We pause between oenological stops for a little history at another of Vauban's fortifications, this time Fort Médoc on the Gironde, built in 1690 primarily to defend the Bordeaux area against the nefarious British by closing the estuary. Fort Médoc was never tested, but Vauban's installation at Blaye, the centerpiece of his three-part defense system (there's also Fort Pâté on an island in the middle of the river), was attacked by the British in 1814; their siege lasted ten days and was ended not by local capitulation but by the abdication of Napoleon.

I've included lots of detail on the buildings for you, Dad, including a demolished wall that shows how sturdy the construction was. Note the ovens in photo #3 and the moat and the keystone in later shots. Besides building over 30 forts, renovating about 300 others, and launching forty-plus sieges, Vauban is also credited with being the first to design a bayonet that could be fitted securely into a slot on the outside of the muzzle of musket—all this while remaining a staunch advocate for peace and a leader who considered the safety of his own men paramount. He also developed the technique of ricochet gunfire for cannons, hitting multiple targets. Renowned as a gifted engineer, soldier, and mathematician, his self-assessment was modest:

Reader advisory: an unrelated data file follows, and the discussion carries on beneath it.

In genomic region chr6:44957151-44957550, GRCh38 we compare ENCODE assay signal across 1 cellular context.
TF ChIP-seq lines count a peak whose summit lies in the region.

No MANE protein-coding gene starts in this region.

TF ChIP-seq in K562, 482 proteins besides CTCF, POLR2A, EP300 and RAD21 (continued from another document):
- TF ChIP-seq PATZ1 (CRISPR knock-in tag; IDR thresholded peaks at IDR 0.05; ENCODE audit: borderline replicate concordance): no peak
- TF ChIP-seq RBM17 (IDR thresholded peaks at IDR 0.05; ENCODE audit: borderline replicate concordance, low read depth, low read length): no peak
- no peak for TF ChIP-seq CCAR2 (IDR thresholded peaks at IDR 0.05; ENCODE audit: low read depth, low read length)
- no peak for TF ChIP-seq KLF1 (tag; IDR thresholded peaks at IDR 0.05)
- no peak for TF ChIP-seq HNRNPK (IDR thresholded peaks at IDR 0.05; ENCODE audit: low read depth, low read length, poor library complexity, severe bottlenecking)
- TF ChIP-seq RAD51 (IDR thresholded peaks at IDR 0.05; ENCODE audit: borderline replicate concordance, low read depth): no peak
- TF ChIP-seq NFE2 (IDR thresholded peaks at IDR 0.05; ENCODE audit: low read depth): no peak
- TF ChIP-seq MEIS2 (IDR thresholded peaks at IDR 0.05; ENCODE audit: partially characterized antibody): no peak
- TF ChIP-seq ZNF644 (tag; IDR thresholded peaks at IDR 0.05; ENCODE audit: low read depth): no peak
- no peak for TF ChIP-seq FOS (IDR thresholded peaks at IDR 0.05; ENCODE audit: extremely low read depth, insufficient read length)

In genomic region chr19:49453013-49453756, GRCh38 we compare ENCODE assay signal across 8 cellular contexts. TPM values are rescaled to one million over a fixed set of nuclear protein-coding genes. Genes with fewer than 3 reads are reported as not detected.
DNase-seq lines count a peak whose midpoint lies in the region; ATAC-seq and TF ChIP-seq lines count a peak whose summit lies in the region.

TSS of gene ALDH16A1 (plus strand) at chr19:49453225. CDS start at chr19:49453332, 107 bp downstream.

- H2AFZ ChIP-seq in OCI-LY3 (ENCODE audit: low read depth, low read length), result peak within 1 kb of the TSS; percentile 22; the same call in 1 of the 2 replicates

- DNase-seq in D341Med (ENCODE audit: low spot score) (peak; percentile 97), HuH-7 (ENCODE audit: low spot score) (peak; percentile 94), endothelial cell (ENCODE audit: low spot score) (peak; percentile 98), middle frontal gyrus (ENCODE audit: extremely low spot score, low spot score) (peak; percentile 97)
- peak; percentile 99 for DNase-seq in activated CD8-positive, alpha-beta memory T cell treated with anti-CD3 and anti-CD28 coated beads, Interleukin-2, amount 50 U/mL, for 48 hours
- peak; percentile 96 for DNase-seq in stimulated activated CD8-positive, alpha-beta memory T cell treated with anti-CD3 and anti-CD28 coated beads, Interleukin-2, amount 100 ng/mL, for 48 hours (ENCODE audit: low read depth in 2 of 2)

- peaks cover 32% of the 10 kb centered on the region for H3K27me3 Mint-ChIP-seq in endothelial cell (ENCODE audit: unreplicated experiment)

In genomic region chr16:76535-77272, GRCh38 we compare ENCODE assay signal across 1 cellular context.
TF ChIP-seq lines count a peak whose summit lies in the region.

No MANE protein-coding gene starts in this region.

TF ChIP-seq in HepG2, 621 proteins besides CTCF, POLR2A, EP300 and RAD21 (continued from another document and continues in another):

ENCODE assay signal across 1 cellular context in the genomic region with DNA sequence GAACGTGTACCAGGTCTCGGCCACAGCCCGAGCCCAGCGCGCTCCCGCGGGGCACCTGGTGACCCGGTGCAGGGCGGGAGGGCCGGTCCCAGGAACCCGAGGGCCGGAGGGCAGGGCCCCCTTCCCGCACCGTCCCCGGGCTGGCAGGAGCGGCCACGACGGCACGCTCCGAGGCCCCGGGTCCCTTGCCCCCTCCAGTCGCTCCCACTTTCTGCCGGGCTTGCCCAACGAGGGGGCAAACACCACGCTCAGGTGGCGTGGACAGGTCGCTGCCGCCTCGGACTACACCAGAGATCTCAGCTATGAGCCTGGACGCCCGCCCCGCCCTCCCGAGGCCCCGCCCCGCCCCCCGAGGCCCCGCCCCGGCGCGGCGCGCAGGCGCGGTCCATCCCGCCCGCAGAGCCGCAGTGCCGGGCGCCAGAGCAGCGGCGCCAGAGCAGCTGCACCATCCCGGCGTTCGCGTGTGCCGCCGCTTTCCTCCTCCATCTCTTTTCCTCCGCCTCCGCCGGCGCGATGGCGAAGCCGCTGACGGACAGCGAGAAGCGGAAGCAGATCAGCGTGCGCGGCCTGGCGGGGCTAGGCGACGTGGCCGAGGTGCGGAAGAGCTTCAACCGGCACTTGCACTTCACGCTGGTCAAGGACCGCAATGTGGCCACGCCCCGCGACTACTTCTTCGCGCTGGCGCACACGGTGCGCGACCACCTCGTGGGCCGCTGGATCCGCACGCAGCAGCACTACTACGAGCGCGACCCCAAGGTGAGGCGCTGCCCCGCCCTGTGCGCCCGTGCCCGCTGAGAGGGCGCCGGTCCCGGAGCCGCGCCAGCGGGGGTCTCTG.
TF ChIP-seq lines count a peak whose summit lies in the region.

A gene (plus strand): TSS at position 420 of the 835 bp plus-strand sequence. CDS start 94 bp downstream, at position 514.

When I have a good look at myself, I find I am still only half an engineer, after forty years of hard work, with the greatest experience. (translation: http://www.fortified-places.com/vauban.html)

Back on the wine route after this, heading for Moulis (final s pronounced), which Michael has decided is the place he most wants to stop for a tasting to add a few more bottles of Médoc to those we pick up at a local Carrefour. We find the Château Granins Grand Poujeaux salle de dégustation a bit more easily than we had tracked down Fort Médoc—neither was adequately signed in advance—and this too was well worth the hunt. We leave the friendly proprietress with seven bottles of wine and a set of chaussettes de vins (wine socks), each decorated with a question mark, to fit over bottles for blind tastings.

Au revoir, Bordeaux! Four hours of motorway, broken by our usual picnic lunch—at a table for once, in one of the offroad aires the French do so well—and we're back home. Below is Michael's sand collection, drying and later in bags, and my pebbles in the stone planter built into the wall on our patio. Quite a birthday trip.